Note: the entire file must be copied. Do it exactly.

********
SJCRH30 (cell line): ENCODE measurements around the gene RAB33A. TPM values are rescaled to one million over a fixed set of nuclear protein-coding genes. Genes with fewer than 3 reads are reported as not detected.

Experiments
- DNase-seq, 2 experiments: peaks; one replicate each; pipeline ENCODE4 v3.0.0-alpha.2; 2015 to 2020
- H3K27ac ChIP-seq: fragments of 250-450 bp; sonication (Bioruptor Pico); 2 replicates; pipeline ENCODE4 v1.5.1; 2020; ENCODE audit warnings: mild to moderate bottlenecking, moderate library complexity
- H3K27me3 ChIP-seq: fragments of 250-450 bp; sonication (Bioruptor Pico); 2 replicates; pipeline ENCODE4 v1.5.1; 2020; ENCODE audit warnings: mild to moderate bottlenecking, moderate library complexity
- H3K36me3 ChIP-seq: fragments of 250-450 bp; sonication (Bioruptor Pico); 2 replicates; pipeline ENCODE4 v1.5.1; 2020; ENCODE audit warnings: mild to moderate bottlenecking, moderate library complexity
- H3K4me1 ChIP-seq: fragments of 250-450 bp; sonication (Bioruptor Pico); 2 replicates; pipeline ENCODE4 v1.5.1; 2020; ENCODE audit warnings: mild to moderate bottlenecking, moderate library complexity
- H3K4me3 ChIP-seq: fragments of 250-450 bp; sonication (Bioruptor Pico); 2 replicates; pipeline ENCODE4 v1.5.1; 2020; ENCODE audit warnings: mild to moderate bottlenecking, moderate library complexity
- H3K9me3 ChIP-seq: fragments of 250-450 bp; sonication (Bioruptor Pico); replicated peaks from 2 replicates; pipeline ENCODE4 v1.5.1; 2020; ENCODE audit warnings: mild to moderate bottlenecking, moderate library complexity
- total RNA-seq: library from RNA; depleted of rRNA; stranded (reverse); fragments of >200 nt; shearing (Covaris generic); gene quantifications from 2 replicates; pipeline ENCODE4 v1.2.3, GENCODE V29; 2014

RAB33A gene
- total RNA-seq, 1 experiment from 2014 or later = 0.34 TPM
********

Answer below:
SJCRH30 (cell line): ENCODE measurements around the gene RAB33A. TPM values are rescaled to one million over a fixed set of nuclear protein-coding genes. Genes with fewer than 3 reads are reported as not detected.

Experiments
- DNase-seq, 2 experiments: peaks; one replicate each; pipeline ENCODE4 v3.0.0-alpha.2; 2015 to 2020
- H3K27ac ChIP-seq: fragments of 250-450 bp; sonication (Bioruptor Pico); 2 replicates; pipeline ENCODE4 v1.5.1; 2020; ENCODE audit warnings: mild to moderate bottlenecking, moderate library complexity
- H3K27me3 ChIP-seq: fragments of 250-450 bp; sonication (Bioruptor Pico); 2 replicates; pipeline ENCODE4 v1.5.1; 2020; ENCODE audit warnings: mild to moderate bottlenecking, moderate library complexity
- H3K36me3 ChIP-seq: fragments of 250-450 bp; sonication (Bioruptor Pico); 2 replicates; pipeline ENCODE4 v1.5.1; 2020; ENCODE audit warnings: mild to moderate bottlenecking, moderate library complexity
- H3K4me1 ChIP-seq: fragments of 250-450 bp; sonication (Bioruptor Pico); 2 replicates; pipeline ENCODE4 v1.5.1; 2020; ENCODE audit warnings: mild to moderate bottlenecking, moderate library complexity
- H3K4me3 ChIP-seq: fragments of 250-450 bp; sonication (Bioruptor Pico); 2 replicates; pipeline ENCODE4 v1.5.1; 2020; ENCODE audit warnings: mild to moderate bottlenecking, moderate library complexity
- H3K9me3 ChIP-seq: fragments of 250-450 bp; sonication (Bioruptor Pico); replicated peaks from 2 replicates; pipeline ENCODE4 v1.5.1; 2020; ENCODE audit warnings: mild to moderate bottlenecking, moderate library complexity
- total RNA-seq: library from RNA; depleted of rRNA; stranded (reverse); fragments of >200 nt; shearing (Covaris generic); gene quantifications from 2 replicates; pipeline ENCODE4 v1.2.3, GENCODE V29; 2014

RAB33A gene
- total RNA-seq, 1 experiment from 2014 or later = 0.34 TPM